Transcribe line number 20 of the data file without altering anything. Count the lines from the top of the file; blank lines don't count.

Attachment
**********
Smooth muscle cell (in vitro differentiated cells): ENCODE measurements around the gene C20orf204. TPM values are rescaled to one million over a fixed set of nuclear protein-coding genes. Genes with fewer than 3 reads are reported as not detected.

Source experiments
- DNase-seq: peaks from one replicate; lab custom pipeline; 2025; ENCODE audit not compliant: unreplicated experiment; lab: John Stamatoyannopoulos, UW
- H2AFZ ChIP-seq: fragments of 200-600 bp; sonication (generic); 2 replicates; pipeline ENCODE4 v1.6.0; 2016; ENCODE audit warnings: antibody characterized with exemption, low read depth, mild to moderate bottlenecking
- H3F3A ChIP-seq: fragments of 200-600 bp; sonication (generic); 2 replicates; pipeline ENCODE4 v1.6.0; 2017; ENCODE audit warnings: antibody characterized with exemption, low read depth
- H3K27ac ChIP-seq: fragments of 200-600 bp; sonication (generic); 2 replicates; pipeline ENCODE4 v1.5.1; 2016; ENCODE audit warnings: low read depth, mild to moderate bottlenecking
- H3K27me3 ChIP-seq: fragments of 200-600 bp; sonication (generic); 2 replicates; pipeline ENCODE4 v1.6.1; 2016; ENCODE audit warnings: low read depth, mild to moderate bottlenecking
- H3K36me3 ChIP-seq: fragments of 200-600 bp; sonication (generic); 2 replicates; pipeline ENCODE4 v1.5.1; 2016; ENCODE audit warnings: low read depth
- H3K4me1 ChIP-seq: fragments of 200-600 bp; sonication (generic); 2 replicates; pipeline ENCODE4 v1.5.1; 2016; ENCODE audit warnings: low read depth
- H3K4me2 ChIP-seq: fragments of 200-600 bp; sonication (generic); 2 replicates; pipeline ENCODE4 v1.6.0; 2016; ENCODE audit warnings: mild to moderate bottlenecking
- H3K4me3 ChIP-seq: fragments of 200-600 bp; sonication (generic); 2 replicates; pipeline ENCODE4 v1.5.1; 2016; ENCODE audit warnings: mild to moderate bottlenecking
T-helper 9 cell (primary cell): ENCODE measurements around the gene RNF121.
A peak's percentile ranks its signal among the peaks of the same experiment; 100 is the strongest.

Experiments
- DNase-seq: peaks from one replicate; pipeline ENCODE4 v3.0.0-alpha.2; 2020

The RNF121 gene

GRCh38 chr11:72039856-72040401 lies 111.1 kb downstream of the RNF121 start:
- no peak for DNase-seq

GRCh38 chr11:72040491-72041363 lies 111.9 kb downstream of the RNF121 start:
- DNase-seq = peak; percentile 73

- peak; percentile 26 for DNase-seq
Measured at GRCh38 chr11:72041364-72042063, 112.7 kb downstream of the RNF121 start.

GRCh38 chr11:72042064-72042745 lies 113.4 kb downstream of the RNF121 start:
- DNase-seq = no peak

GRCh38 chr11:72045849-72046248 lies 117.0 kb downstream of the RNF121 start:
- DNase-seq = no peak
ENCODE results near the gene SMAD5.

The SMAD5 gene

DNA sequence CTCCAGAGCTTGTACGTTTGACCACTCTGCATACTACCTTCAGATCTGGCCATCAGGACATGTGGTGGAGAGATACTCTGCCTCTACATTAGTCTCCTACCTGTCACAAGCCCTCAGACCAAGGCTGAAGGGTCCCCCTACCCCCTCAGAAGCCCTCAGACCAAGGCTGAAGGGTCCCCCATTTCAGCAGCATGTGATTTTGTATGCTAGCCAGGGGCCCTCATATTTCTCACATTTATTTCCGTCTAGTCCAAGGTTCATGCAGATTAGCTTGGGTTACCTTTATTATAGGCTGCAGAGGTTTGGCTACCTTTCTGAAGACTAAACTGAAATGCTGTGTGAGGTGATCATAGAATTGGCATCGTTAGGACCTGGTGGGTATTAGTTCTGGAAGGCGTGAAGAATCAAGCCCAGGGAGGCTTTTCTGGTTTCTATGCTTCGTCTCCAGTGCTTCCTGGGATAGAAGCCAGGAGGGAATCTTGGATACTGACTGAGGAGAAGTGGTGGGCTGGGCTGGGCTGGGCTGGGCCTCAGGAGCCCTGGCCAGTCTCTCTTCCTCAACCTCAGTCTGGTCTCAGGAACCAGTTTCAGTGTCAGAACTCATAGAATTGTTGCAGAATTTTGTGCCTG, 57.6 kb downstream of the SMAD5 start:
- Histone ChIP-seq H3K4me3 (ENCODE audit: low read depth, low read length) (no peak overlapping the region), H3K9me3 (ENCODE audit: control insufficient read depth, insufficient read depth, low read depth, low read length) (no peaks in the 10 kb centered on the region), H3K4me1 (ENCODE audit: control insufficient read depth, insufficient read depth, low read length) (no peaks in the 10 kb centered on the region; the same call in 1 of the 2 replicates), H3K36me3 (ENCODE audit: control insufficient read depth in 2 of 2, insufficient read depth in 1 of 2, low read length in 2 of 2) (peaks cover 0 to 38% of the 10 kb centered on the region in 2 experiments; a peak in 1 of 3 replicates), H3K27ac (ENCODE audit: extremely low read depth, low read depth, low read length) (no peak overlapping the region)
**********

- DNase-seq = peak; percentile 73